The performers in the film were discovered through a call-out to local networks, and were cast to represent a diverse group of dancers from the local area. Gemskii is a trained hip-hop dancer, and although she had retired 10 years ago, seeing the casting ad for the film encouraged her to come out of retirement.

“When I auditioned for The Movement film I felt the surge of inner well-being that vigorous dancing gives. Initially I felt completely out-classed by my fellow dancers having not dancing professionally for over 10 years, but taking part in this project has resulted in my pledging to attend tap classes for a year, because improvement and practice in ‘art’ brings joy and joy is something no one can  have too much of!” said Gemskii.

The film also features performers from Solihull. Pavneet attends her local dance school, and this is the first time she’s performed on camera. The other dancers Frank, Jon, Riley, Lola, Molly and Lara are training at various schools nationwide, and taking part in this film has given them a greater understanding of how to reach new audiences for dance:

“Doing this film has been a great way of sharing our love of dance, and hopefully it will encourage more people to get into dance, whether participating or watching!”

Further films are to be released in the next few months, and will all appear on The Movement’s Instagram and Facebook profiles.

The Movement have produced new commissions in Debut, from Carlos Acosta’s new company Acosta Danza, which is touring the UK now. Debut appears at The Lowry on 12-14 October, and at Birmingham Hippodrome on 18-21 October. For full tour dates read more here.

Supported by Arts Council England, The Movement aims to nurture talent and bring large scale dance productions to even wider audiences. To read more about The Movement, visit our website .

The Movement – Acosta Danza Social Mover Review

Evelyn Francourt is one of four London-based Social Movers for The Movement  – an Arts Council funded partnership among three of the country’s leading dance venues; Sadler’s Wells, Birmingham Hippodrome and The Lowry, which aims to promote dance across the UK.

Here Evelyn tells us about her first Social Mover engagement – attending the opening night of international ballet star Carlos Acosta’s new company Acosta Danza’s first UK Tour, at Sadler’s Wells.

The evening of Wednesday 27 September was a first for many reasons – the first time meeting my fellow London based Social Movers, the UK premiere of Carlos Acosta’s dance company, Acosta Danza at Sadler’s Wells, and my first experience seeing Carlos Acosta dance live.

Cuban choreographer Marianela Boán‘s El cruce sobre el Niágara (The Crossing Over Niagara), was the first performance of five. As the curtain rose there was immediate impact – low lighting and stillness, with a male duet, undertaking slow precise positions and balances. After I moved pass the initial ‘are – they, aren’t – they naked’ question, ( they are in thongs designed by Leandra Soto), I was enthralled. The technical ability and strength of the dancers is more than demonstrated in the way they held second position pliés, balances and lifts with such intense focus, poise and tenderness.

Mermaid, a duet for Carlos Acosta and company dancer Marta Ortega by acclaimed contemporary choreographer Sidi Larbi Cherkaoui, was a stand-out performance for me. At the onset of this duet I believed it to be a seductively elegant metaphor for drunkenness; the glass, and Ortega’s wine-red dress led me to believe Acosta’s character was grappling with drink. However, in retrospect and with the title, Mermaid as a clue I now see that she plays an ethereal creative and Acosta’s character is haplessly ‘drunk’ by her beauty and charm. The live music was a hypnotic accompaniment to this piece. Featuring Korean vocals with Eric Satie on piano, it provided a haunting and other-worldly quality and enhanced the mesmerising performance. Carlos Acosta live, I mean, this alone was enough for me to feel elated. There is no mistaking the strength of Acosta’s training and experience – he is a masterful and dynamic dancer and beautifully paired with Marta Ortega whose dancing I look forward to seeing more of.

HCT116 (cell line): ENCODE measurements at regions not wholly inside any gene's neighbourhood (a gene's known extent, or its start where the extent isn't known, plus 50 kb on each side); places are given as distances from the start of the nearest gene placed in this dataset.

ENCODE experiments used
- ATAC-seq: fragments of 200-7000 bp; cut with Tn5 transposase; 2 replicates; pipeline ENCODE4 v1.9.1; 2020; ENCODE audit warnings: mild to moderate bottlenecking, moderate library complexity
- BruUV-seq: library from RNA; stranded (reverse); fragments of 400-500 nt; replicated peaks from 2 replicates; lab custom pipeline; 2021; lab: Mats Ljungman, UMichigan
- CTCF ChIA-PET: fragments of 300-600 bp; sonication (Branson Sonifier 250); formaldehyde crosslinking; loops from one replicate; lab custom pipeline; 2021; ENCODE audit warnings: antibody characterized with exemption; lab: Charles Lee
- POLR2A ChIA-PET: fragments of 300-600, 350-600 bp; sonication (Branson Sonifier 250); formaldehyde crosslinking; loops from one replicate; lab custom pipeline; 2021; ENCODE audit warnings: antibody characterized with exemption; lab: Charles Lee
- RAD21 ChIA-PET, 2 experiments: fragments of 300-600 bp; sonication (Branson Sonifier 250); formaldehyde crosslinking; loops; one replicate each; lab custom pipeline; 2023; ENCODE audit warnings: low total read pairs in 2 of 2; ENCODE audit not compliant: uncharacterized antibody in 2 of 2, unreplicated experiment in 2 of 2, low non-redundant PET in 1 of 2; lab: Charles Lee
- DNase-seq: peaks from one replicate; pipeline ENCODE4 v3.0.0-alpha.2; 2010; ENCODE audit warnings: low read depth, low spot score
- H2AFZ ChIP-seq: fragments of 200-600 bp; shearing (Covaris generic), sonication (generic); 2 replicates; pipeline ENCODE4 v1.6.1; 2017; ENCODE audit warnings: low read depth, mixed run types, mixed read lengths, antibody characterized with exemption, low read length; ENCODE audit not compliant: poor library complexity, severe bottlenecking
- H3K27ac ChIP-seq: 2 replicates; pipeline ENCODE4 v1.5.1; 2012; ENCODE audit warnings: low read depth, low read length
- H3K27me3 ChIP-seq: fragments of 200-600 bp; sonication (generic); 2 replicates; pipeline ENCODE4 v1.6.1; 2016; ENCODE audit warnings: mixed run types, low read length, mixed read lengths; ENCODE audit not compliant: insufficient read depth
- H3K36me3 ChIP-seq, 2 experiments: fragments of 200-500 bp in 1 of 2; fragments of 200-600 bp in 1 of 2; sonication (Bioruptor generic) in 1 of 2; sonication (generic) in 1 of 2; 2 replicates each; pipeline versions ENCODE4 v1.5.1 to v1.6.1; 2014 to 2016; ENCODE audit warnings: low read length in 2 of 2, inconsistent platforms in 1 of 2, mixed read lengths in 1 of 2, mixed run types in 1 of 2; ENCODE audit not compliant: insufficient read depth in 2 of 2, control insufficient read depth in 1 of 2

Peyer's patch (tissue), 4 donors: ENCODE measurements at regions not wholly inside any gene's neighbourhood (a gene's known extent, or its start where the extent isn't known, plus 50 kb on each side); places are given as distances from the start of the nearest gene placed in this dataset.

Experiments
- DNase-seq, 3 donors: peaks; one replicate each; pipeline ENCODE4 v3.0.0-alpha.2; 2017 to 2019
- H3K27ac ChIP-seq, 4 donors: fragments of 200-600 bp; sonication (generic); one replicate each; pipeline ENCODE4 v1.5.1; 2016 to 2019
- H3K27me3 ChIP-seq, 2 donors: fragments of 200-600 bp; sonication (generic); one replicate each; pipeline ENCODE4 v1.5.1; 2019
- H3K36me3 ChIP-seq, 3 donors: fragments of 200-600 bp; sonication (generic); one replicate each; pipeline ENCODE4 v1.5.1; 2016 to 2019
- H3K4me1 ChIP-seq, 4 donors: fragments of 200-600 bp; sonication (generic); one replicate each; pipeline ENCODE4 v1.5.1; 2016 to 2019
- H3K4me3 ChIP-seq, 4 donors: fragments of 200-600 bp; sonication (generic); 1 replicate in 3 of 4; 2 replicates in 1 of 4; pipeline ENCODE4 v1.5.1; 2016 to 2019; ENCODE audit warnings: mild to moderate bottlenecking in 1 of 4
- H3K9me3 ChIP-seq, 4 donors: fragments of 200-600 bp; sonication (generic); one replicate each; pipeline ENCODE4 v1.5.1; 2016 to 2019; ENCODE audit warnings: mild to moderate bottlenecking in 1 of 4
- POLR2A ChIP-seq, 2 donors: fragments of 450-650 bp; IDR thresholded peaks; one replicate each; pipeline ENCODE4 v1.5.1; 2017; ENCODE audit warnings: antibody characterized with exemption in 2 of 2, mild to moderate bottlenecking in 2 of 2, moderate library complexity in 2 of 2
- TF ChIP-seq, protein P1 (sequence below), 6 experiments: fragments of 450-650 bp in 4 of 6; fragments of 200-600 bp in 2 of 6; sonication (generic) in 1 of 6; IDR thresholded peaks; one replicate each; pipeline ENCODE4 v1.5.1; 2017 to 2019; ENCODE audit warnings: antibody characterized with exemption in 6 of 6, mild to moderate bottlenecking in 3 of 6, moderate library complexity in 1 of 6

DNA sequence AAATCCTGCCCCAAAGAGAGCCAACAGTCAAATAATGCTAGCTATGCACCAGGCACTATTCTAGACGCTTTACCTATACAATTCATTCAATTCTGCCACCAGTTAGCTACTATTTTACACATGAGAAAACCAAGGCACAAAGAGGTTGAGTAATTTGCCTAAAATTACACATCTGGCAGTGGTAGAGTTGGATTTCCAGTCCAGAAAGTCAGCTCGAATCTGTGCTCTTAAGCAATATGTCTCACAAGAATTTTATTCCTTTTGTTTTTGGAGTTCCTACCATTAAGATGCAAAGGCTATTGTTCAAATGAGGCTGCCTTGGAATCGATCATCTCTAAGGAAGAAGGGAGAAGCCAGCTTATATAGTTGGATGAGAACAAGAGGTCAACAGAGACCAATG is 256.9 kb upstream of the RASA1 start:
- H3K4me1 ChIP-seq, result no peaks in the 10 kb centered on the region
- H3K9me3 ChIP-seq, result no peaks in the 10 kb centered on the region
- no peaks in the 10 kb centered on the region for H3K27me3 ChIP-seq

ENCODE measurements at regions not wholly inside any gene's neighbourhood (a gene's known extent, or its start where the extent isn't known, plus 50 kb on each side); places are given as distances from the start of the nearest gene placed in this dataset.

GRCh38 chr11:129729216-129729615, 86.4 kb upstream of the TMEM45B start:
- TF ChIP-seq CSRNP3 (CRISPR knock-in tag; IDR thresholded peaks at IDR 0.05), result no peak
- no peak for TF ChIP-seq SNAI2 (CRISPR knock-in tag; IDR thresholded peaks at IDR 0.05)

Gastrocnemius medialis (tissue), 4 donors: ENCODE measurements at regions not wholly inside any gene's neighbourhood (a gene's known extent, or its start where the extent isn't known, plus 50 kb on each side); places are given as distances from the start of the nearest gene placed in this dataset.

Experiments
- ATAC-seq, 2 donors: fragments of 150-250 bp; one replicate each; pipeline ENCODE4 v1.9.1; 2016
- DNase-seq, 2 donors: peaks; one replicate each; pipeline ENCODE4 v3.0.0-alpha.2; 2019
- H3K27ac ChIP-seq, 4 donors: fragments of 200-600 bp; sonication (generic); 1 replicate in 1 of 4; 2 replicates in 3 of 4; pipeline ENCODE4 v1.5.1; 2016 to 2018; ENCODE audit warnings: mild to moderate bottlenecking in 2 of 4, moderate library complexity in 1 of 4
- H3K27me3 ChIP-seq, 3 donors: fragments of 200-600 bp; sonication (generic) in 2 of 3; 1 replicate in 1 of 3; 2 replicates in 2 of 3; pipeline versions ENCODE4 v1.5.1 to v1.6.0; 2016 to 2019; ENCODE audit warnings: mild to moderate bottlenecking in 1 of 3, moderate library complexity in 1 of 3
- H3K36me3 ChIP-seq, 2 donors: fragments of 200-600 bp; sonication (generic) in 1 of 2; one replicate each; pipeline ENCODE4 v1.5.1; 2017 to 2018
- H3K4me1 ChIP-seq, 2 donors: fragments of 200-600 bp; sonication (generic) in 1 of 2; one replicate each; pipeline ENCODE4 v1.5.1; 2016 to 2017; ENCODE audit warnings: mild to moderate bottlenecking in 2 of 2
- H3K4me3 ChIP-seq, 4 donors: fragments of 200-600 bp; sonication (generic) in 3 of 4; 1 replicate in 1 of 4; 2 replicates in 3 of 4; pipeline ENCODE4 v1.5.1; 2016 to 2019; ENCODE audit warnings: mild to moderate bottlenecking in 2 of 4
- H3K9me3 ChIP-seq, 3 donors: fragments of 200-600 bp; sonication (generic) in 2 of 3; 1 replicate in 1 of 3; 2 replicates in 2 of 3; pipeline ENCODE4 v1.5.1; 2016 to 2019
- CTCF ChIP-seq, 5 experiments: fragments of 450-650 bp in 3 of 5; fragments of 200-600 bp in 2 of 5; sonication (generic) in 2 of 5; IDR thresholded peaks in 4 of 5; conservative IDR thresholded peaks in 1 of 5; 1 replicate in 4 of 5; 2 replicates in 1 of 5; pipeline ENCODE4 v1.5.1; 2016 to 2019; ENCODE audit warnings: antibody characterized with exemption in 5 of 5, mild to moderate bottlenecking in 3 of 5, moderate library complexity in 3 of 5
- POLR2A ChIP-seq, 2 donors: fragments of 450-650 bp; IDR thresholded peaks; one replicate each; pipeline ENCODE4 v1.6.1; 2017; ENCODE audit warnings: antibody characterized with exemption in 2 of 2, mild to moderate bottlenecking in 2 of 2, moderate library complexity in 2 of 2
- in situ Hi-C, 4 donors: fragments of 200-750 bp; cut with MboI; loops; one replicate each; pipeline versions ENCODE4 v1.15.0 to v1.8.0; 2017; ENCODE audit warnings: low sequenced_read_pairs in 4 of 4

In contrast to this poetic piece was the final performance, Twelve. What a way to end the night! Physical, energetic, strategically precise. The company navigated their way around the stage whilst undertaking the throwing and catching of litre water bottles, with neon lights inside. They broke off into throwing/catching groups of pairs and fours interspersed with cheeky turns and twists keeping the audience on the edge of their seats. Think of the nimble, Cocktail skills of an 80’s Tom Cruise, throw in neon bottles, dance and acrobatics, and magnify this with an entire dance company then you have an idea of this performance –  truly exhilarating. As an audience we were right there with them – defying them not to drop a bottle or lose the pace. There was whooping, clapping, stomping – the kind of interactive, physical performance that raises your spirits and gets you on your feet.

All in all, this was a night that showcased a young and exciting company with an array of dance skills, styles, techniques and talent. I am excited by this company and look forward to following its career.

The night was particularly special because I can finally say, I have seen Carlos Acosta dance live –  something to tick off my dance bucket list!

Acosta Danza’s Debut tour programme also includes Belles-Lettres by Justin PeckImponderable by Goyo Montero and Jorge Crecis‘ Twelve. You can see Acosta Danza at venues such as Birmingham Hippodrome and The Lowry. Click here for more details.